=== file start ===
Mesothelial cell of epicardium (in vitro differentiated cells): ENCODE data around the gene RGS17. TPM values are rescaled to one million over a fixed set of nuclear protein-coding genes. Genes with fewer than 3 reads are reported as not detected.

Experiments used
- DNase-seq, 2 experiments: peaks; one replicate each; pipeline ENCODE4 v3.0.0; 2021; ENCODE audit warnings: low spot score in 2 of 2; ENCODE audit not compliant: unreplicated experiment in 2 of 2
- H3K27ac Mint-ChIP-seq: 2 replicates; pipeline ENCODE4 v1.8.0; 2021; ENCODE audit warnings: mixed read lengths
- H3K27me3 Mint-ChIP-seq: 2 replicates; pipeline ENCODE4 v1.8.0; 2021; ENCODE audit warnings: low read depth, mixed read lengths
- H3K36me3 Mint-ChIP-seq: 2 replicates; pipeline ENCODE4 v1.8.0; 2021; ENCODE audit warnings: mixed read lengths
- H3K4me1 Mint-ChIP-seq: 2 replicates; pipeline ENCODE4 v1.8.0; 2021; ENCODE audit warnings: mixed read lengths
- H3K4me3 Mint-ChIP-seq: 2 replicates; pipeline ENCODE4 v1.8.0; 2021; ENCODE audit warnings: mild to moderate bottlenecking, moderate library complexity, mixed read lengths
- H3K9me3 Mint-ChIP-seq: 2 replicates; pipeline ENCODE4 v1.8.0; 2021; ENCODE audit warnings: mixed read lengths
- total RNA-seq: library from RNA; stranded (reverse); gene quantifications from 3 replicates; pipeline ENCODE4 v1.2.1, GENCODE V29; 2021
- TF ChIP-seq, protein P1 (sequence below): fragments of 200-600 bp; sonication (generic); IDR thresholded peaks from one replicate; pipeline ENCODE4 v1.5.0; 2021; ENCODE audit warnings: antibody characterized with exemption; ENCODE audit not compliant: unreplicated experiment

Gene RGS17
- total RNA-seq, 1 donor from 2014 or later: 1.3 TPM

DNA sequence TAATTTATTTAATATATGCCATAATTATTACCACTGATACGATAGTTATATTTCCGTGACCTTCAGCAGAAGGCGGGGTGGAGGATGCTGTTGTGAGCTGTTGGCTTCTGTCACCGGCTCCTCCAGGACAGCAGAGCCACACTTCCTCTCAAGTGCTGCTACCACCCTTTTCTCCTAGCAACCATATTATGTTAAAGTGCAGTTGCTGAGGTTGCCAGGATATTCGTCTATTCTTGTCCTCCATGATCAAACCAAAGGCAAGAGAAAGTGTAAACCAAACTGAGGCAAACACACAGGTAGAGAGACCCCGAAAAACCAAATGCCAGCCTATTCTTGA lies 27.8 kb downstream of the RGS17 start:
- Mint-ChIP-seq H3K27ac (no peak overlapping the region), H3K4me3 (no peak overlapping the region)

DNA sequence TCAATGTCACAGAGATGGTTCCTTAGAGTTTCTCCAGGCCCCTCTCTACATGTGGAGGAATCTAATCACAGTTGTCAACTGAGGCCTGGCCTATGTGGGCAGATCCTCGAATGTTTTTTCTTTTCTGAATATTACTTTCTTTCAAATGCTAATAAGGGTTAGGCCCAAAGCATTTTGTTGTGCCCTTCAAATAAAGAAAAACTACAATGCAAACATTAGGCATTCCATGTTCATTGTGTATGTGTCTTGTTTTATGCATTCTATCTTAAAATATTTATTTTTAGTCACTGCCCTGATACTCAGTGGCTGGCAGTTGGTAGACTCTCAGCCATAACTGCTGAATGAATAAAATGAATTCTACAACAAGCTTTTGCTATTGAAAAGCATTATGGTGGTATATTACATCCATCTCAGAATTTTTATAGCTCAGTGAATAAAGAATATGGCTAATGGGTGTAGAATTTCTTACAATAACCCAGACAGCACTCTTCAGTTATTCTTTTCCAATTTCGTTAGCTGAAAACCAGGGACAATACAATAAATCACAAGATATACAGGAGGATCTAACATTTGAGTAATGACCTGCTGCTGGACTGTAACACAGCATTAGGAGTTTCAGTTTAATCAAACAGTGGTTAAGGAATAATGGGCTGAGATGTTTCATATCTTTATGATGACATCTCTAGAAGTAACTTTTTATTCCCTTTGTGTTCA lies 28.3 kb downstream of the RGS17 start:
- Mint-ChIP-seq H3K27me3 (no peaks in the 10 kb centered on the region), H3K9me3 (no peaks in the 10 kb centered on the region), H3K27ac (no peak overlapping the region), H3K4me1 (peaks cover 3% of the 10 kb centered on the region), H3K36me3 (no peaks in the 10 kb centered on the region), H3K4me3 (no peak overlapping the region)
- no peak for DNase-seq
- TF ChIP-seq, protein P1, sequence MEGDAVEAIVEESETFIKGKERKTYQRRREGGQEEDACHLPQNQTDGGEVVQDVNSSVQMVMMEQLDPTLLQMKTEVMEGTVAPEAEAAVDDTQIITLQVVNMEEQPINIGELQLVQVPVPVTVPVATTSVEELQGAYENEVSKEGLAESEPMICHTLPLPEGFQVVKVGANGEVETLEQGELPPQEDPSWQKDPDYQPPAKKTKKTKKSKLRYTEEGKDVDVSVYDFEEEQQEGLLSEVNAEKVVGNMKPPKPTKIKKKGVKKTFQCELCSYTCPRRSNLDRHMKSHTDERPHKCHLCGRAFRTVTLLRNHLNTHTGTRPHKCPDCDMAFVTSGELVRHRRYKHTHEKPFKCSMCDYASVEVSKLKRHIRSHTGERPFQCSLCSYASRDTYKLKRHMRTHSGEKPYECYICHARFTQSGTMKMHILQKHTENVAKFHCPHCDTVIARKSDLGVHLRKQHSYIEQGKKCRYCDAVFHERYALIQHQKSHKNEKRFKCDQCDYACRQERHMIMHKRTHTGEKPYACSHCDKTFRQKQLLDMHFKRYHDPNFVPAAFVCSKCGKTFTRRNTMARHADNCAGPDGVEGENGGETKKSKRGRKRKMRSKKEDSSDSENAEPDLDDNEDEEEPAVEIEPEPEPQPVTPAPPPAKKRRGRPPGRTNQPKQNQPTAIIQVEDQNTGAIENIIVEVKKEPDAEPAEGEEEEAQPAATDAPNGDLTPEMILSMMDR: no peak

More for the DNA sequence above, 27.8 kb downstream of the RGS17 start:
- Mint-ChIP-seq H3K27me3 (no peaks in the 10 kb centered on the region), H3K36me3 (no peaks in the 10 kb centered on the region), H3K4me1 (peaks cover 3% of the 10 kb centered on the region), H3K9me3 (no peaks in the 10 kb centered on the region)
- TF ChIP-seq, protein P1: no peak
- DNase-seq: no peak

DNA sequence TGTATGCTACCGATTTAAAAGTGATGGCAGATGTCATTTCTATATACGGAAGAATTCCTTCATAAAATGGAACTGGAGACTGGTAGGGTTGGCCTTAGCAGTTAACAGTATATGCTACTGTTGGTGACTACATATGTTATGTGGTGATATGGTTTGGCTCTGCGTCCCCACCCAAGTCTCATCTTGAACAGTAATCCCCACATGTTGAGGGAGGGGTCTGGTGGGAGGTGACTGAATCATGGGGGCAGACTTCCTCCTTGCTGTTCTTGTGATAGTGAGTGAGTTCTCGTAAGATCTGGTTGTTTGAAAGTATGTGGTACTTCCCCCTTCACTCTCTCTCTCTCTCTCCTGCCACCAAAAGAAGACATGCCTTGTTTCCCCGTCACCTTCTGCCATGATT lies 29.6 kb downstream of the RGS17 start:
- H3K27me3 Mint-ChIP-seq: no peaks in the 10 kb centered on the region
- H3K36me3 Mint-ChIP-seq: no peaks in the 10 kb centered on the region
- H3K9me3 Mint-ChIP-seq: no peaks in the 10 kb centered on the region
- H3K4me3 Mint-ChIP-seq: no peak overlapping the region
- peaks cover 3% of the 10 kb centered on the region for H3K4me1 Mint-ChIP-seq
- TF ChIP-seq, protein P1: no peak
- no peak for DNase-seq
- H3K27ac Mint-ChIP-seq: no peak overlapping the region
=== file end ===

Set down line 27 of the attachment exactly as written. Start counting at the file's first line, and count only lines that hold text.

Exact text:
- H3K9me3 Mint-ChIP-seq: no peaks in the 10 kb centered on the region